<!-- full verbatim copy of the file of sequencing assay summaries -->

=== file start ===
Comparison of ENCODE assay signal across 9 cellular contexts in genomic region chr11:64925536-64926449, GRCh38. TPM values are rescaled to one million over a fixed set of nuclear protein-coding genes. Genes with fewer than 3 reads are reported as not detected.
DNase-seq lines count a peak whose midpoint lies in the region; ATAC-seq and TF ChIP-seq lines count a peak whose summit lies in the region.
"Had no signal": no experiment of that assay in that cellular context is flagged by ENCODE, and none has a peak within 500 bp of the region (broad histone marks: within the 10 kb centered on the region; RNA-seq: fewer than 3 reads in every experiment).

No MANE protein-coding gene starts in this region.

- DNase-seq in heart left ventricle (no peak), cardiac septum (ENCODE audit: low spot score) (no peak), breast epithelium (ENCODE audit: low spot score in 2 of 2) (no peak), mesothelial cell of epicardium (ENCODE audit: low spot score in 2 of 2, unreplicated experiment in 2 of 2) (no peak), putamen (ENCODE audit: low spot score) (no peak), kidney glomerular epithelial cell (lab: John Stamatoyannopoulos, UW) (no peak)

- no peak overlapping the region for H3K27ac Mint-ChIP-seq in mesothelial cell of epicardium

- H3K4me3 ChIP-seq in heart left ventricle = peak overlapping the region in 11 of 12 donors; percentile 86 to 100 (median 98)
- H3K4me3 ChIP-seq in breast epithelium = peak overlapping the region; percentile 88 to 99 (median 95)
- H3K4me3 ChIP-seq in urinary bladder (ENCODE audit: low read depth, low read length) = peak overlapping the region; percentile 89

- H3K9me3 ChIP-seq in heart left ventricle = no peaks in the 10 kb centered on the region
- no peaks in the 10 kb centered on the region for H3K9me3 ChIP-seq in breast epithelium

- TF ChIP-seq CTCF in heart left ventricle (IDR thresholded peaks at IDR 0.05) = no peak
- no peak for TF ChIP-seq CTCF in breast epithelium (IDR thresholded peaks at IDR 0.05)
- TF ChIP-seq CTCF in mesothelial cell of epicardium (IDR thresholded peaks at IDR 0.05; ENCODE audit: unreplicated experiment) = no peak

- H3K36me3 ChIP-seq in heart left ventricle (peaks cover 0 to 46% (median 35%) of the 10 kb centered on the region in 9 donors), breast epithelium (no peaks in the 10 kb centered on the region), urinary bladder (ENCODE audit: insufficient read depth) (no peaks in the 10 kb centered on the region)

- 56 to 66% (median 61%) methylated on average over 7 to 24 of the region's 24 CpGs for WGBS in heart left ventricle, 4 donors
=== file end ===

Comparison of ENCODE assay signal across 9 cellular contexts in genomic region chr11:64925536-64926449, GRCh38. TPM values are rescaled to one million over a fixed set of nuclear protein-coding genes. Genes with fewer than 3 reads are reported as not detected.
DNase-seq lines count a peak whose midpoint lies in the region; ATAC-seq and TF ChIP-seq lines count a peak whose summit lies in the region.
"Had no signal": no experiment of that assay in that cellular context is flagged by ENCODE, and none has a peak within 500 bp of the region (broad histone marks: within the 10 kb centered on the region; RNA-seq: fewer than 3 reads in every experiment).

No MANE protein-coding gene starts in this region.

- DNase-seq in heart left ventricle (no peak), cardiac septum (ENCODE audit: low spot score) (no peak), breast epithelium (ENCODE audit: low spot score in 2 of 2) (no peak), mesothelial cell of epicardium (ENCODE audit: low spot score in 2 of 2, unreplicated experiment in 2 of 2) (no peak), putamen (ENCODE audit: low spot score) (no peak), kidney glomerular epithelial cell (lab: John Stamatoyannopoulos, UW) (no peak)

- no peak overlapping the region for H3K27ac Mint-ChIP-seq in mesothelial cell of epicardium

- H3K4me3 ChIP-seq in heart left ventricle = peak overlapping the region in 11 of 12 donors; percentile 86 to 100 (median 98)
- H3K4me3 ChIP-seq in breast epithelium = peak overlapping the region; percentile 88 to 99 (median 95)
- H3K4me3 ChIP-seq in urinary bladder (ENCODE audit: low read depth, low read length) = peak overlapping the region; percentile 89

- H3K9me3 ChIP-seq in heart left ventricle = no peaks in the 10 kb centered on the region
- no peaks in the 10 kb centered on the region for H3K9me3 ChIP-seq in breast epithelium

- TF ChIP-seq CTCF in heart left ventricle (IDR thresholded peaks at IDR 0.05) = no peak
- no peak for TF ChIP-seq CTCF in breast epithelium (IDR thresholded peaks at IDR 0.05)
- TF ChIP-seq CTCF in mesothelial cell of epicardium (IDR thresholded peaks at IDR 0.05; ENCODE audit: unreplicated experiment) = no peak

- H3K36me3 ChIP-seq in heart left ventricle (peaks cover 0 to 46% (median 35%) of the 10 kb centered on the region in 9 donors), breast epithelium (no peaks in the 10 kb centered on the region), urinary bladder (ENCODE audit: insufficient read depth) (no peaks in the 10 kb centered on the region)

- 56 to 66% (median 61%) methylated on average over 7 to 24 of the region's 24 CpGs for WGBS in heart left ventricle, 4 donors